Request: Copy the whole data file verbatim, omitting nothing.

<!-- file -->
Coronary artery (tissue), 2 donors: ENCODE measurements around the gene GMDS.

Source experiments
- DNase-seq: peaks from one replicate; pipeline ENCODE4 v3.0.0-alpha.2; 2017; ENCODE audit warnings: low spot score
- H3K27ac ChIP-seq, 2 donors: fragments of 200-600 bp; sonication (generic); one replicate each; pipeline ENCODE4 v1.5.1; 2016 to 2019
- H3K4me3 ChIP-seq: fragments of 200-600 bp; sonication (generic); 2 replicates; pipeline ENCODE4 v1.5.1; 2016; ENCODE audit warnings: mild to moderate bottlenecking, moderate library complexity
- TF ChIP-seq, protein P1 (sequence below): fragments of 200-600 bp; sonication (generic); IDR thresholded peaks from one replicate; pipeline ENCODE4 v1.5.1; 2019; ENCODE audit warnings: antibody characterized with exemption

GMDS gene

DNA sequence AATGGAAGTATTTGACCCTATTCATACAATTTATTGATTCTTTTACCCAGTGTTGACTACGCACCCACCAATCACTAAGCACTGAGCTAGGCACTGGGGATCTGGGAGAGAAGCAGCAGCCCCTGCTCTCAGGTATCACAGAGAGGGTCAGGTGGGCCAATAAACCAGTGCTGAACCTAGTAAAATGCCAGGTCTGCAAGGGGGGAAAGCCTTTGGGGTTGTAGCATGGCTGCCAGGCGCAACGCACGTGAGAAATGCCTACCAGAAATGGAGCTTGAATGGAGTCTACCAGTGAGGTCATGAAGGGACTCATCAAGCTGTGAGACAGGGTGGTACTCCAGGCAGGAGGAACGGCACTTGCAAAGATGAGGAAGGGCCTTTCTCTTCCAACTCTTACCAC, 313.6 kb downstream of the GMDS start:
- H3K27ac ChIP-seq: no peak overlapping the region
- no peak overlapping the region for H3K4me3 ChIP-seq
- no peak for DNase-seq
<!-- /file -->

Coronary artery (tissue), 2 donors: ENCODE measurements around the gene GMDS.

Source experiments
- DNase-seq: peaks from one replicate; pipeline ENCODE4 v3.0.0-alpha.2; 2017; ENCODE audit warnings: low spot score
- H3K27ac ChIP-seq, 2 donors: fragments of 200-600 bp; sonication (generic); one replicate each; pipeline ENCODE4 v1.5.1; 2016 to 2019
- H3K4me3 ChIP-seq: fragments of 200-600 bp; sonication (generic); 2 replicates; pipeline ENCODE4 v1.5.1; 2016; ENCODE audit warnings: mild to moderate bottlenecking, moderate library complexity
- TF ChIP-seq, protein P1 (sequence below): fragments of 200-600 bp; sonication (generic); IDR thresholded peaks from one replicate; pipeline ENCODE4 v1.5.1; 2019; ENCODE audit warnings: antibody characterized with exemption

GMDS gene

DNA sequence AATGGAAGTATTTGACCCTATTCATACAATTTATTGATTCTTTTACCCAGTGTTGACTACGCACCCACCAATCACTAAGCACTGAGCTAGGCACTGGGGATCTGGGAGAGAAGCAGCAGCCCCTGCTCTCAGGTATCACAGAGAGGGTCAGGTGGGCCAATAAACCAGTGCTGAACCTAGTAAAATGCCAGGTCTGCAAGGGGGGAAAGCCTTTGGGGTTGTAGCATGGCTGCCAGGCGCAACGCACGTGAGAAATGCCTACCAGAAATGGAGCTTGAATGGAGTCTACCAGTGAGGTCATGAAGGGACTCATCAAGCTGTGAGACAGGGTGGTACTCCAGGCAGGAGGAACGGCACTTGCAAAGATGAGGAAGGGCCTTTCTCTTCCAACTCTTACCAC, 313.6 kb downstream of the GMDS start:
- H3K27ac ChIP-seq: no peak overlapping the region
- no peak overlapping the region for H3K4me3 ChIP-seq
- no peak for DNase-seq